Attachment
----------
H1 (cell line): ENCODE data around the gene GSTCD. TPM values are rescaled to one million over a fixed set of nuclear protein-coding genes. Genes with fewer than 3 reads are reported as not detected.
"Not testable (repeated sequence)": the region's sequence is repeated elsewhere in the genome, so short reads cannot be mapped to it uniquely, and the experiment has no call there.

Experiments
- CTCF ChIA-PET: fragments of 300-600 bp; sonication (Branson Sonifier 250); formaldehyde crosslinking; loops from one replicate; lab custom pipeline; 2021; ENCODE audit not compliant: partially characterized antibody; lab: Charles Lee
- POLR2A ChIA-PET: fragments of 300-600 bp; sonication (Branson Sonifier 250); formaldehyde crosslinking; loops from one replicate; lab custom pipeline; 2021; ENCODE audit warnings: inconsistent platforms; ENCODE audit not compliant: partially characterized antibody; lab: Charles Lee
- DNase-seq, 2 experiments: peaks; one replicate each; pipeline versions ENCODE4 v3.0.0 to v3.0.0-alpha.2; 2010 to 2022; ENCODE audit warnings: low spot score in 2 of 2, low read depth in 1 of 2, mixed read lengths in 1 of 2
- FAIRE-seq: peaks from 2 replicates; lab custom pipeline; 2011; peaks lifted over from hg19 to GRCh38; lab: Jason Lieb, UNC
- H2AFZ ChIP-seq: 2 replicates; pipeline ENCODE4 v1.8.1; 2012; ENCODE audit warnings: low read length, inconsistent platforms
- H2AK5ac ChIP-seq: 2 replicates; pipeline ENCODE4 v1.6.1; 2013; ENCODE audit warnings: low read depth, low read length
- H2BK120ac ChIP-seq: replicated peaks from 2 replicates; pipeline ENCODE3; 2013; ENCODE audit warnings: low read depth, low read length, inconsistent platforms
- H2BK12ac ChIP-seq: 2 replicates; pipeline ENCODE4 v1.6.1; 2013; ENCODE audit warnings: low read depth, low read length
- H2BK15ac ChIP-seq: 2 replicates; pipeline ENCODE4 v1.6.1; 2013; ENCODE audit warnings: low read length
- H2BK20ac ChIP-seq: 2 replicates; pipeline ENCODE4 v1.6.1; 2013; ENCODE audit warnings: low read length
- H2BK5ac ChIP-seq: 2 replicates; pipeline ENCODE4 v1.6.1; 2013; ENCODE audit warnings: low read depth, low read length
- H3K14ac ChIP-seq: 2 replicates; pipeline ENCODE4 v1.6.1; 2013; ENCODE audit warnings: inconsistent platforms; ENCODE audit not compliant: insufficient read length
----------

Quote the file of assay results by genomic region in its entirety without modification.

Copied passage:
H1 (cell line): ENCODE data around the gene GSTCD. TPM values are rescaled to one million over a fixed set of nuclear protein-coding genes. Genes with fewer than 3 reads are reported as not detected.
"Not testable (repeated sequence)": the region's sequence is repeated elsewhere in the genome, so short reads cannot be mapped to it uniquely, and the experiment has no call there.

Experiments
- CTCF ChIA-PET: fragments of 300-600 bp; sonication (Branson Sonifier 250); formaldehyde crosslinking; loops from one replicate; lab custom pipeline; 2021; ENCODE audit not compliant: partially characterized antibody; lab: Charles Lee
- POLR2A ChIA-PET: fragments of 300-600 bp; sonication (Branson Sonifier 250); formaldehyde crosslinking; loops from one replicate; lab custom pipeline; 2021; ENCODE audit warnings: inconsistent platforms; ENCODE audit not compliant: partially characterized antibody; lab: Charles Lee
- DNase-seq, 2 experiments: peaks; one replicate each; pipeline versions ENCODE4 v3.0.0 to v3.0.0-alpha.2; 2010 to 2022; ENCODE audit warnings: low spot score in 2 of 2, low read depth in 1 of 2, mixed read lengths in 1 of 2
- FAIRE-seq: peaks from 2 replicates; lab custom pipeline; 2011; peaks lifted over from hg19 to GRCh38; lab: Jason Lieb, UNC
- H2AFZ ChIP-seq: 2 replicates; pipeline ENCODE4 v1.8.1; 2012; ENCODE audit warnings: low read length, inconsistent platforms
- H2AK5ac ChIP-seq: 2 replicates; pipeline ENCODE4 v1.6.1; 2013; ENCODE audit warnings: low read depth, low read length
- H2BK120ac ChIP-seq: replicated peaks from 2 replicates; pipeline ENCODE3; 2013; ENCODE audit warnings: low read depth, low read length, inconsistent platforms
- H2BK12ac ChIP-seq: 2 replicates; pipeline ENCODE4 v1.6.1; 2013; ENCODE audit warnings: low read depth, low read length
- H2BK15ac ChIP-seq: 2 replicates; pipeline ENCODE4 v1.6.1; 2013; ENCODE audit warnings: low read length
- H2BK20ac ChIP-seq: 2 replicates; pipeline ENCODE4 v1.6.1; 2013; ENCODE audit warnings: low read length
- H2BK5ac ChIP-seq: 2 replicates; pipeline ENCODE4 v1.6.1; 2013; ENCODE audit warnings: low read depth, low read length
- H3K14ac ChIP-seq: 2 replicates; pipeline ENCODE4 v1.6.1; 2013; ENCODE audit warnings: inconsistent platforms; ENCODE audit not compliant: insufficient read length